Interpersonal managers

  1. Figurehead: A figurehead is responsible for social, ceremonial and legal matters. They represent their company in a professional manner.
  2. Leader: All managers must be leaders with excellent communication skills and the ability to inspire and coach their teams. Employees should be able to look to their managers for support and guidance. You can learn how to test for leadership abilities to ensure you’re putting the right people in this position.
  3. Liaison: Liaisons are responsible for networking inside and outside their company and relaying necessary information.

Informational managers

  1. Monitor: A monitor seeks information both within and outside of the company to assess the business’s operations and identify issues that need to be addressed and changes that need to be made.
  2. Disseminator: Disseminators are responsible for passing valuable information to employees and delegating assignments accordingly.
  3. Spokesperson: These managers relay information externally, acting as a spokesperson for the business’s brand.

Decision-making managers

  1. Entrepreneur: Acting as entrepreneurs, these managers should inspire change and innovation. They should also create and implement new ideas. 
  2. Disturbance-handler: Any external or internal issues or roadblocks should be handled by this type of manager.
  3. Resource-allocator: These managers must allocate and oversee various resources, from funding to equipment needs.
  4. Negotiator: The negotiator is responsible for participating in and directing negotiations within the organization, such as leading salary negotiations with employees.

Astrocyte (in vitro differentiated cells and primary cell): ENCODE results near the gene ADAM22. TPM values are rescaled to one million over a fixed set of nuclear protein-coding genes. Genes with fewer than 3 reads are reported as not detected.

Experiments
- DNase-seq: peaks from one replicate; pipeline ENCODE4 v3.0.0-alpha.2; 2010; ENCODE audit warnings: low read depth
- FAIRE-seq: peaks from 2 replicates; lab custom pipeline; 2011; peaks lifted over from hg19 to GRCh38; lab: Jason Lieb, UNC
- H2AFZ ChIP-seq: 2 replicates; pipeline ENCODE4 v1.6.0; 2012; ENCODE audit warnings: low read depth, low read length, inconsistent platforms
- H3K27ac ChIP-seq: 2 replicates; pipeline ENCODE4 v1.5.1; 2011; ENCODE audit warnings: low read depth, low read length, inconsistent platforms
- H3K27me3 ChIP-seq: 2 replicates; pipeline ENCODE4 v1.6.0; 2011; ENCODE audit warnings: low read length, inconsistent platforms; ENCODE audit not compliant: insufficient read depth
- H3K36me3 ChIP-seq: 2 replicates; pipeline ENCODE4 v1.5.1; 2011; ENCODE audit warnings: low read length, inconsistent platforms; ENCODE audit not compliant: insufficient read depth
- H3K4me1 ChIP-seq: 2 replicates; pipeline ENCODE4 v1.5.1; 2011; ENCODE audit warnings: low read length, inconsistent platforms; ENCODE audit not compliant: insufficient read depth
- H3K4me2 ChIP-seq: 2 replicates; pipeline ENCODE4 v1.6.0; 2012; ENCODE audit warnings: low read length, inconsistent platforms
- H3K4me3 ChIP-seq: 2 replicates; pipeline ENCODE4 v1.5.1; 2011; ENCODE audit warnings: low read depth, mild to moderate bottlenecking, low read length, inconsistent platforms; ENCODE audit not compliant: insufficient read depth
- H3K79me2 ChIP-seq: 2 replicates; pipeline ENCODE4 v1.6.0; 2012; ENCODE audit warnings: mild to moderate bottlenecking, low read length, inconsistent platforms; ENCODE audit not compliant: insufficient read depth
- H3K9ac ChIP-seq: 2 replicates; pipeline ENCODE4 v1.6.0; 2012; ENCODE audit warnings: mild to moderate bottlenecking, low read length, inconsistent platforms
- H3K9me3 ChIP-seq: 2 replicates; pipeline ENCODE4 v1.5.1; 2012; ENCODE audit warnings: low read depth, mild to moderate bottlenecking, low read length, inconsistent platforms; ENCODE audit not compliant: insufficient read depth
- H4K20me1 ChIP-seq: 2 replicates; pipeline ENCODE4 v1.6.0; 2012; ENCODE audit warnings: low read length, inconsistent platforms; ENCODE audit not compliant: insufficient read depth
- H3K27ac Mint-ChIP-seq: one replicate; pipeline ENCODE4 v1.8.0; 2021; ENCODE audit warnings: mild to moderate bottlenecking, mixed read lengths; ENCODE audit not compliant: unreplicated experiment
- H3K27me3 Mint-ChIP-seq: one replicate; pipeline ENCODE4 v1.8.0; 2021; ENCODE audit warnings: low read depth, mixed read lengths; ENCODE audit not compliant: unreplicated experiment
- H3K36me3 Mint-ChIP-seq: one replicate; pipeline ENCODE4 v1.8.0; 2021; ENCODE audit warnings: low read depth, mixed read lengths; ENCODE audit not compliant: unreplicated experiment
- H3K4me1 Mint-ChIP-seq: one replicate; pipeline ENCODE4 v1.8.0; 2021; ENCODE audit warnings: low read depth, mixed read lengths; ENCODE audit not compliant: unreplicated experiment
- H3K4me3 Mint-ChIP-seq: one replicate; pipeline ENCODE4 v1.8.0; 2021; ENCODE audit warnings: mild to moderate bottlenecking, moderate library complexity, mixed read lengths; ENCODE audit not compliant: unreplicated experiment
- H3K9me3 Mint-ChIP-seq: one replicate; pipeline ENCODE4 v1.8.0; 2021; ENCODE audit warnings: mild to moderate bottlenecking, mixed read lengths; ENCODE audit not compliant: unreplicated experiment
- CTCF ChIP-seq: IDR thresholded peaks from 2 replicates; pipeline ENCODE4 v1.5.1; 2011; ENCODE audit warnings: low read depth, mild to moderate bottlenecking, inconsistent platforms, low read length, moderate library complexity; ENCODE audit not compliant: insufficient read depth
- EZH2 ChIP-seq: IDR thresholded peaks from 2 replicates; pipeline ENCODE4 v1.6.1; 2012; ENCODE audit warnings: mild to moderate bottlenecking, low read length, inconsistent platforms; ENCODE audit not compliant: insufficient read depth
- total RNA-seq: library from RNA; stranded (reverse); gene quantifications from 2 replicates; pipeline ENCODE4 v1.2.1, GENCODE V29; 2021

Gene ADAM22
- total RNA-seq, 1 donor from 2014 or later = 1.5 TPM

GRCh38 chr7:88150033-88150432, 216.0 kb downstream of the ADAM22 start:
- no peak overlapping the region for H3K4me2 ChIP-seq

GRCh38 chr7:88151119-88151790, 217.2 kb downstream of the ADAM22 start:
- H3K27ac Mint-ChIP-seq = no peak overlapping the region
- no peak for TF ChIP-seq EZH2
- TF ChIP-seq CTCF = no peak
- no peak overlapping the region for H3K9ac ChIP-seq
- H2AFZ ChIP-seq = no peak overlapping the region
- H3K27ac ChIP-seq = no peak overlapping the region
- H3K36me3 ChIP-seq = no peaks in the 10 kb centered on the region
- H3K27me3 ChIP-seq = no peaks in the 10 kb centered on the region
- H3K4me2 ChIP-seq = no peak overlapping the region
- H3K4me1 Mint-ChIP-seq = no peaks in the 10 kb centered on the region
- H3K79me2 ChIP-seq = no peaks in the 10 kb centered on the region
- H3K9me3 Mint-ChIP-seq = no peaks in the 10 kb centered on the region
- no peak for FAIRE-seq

TipTip: It’s difficult to find someone who captures all of these strong management attributes, which is why some businesses opt to hire an individual for each type of manager. Still, encourage leadership training and cross-training among your managers to help them improve in areas where they lag behind.

How Mintzberg’s theory applies to SMBs 

Small and midsize businesses can use Mintzberg’s theory to define their managerial organization and inform roles and responsibilities. Since its initial publishing in the early 1970s, Mintzberg’s theory has influenced generations of companies by helping them instill better decision-making structures, increase self-awareness and build trust with employees.

Because of their size, most small businesses should start out using an entrepreneurial organizational model. Since small businesses are formed when a person or professional partners have an idea for a product or service, all the decision-making should initially come from them. They are the ones who know how the business should operate and how to execute their ideas.

As you scale your business, you’ll need to hire a leadership team to share in your growing number of responsibilities because, at a certain point, one or two people managing an entire workforce becomes untenable. Evaluate your business’s workflow to determine how and where your team members are most productive. From there, decide on a business structure that works best within your system and can easily be adopted by your current team. Then appoint people to the managerial roles your company needs. 

Initially, it may be challenging to transfer control to new team members or change established processes. Allow enough time to be able to honestly assess whether your organizational type, parts and roles are working. You can always reevaluate and adjust your managerial structure as needed.

Sammi Caramela contributed to the writing and research in this article. 

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Sean Peek
Sean Peek
business.com Contributing Writer
Sean Peek has written more than 100 B2B-focused articles on various subjects including business technology, marketing and business finance. In addition to researching trends, reviewing products and writing articles that help small business owners, Sean runs a content marketing agency that creates high-quality editorial content for both B2B and B2C businesses.